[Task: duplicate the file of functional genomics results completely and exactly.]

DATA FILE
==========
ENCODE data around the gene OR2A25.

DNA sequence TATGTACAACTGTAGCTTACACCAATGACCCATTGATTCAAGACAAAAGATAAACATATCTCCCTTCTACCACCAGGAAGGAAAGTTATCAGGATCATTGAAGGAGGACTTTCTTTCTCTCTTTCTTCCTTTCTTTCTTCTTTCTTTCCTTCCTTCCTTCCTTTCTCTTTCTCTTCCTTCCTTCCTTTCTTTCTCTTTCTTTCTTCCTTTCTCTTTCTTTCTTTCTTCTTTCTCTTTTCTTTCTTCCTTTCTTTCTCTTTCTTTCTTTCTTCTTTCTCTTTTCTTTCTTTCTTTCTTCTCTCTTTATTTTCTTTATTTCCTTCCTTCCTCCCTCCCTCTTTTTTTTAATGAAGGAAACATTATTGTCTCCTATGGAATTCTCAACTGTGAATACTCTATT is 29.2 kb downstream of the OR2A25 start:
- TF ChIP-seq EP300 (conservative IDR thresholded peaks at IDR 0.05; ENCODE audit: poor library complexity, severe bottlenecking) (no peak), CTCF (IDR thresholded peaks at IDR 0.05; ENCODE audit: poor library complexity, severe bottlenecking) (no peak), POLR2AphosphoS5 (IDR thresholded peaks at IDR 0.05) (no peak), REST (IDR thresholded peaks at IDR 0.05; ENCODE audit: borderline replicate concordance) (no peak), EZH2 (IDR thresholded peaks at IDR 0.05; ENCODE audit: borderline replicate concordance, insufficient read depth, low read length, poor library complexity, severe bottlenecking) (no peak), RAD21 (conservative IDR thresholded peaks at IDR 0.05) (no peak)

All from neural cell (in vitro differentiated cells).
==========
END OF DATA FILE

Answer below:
ENCODE data around the gene OR2A25.

DNA sequence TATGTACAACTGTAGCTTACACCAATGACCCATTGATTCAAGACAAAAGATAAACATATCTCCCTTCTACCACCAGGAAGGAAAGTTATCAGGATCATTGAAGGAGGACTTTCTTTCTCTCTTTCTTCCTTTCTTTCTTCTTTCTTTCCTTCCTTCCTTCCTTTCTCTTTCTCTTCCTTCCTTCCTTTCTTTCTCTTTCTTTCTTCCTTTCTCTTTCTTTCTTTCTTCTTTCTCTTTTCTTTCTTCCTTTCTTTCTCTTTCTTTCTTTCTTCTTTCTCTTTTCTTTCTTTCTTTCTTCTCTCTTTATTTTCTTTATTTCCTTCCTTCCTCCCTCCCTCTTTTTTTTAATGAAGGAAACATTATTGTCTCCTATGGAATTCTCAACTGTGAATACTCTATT is 29.2 kb downstream of the OR2A25 start:
- TF ChIP-seq EP300 (conservative IDR thresholded peaks at IDR 0.05; ENCODE audit: poor library complexity, severe bottlenecking) (no peak), CTCF (IDR thresholded peaks at IDR 0.05; ENCODE audit: poor library complexity, severe bottlenecking) (no peak), POLR2AphosphoS5 (IDR thresholded peaks at IDR 0.05) (no peak), REST (IDR thresholded peaks at IDR 0.05; ENCODE audit: borderline replicate concordance) (no peak), EZH2 (IDR thresholded peaks at IDR 0.05; ENCODE audit: borderline replicate concordance, insufficient read depth, low read length, poor library complexity, severe bottlenecking) (no peak), RAD21 (conservative IDR thresholded peaks at IDR 0.05) (no peak)

All from neural cell (in vitro differentiated cells).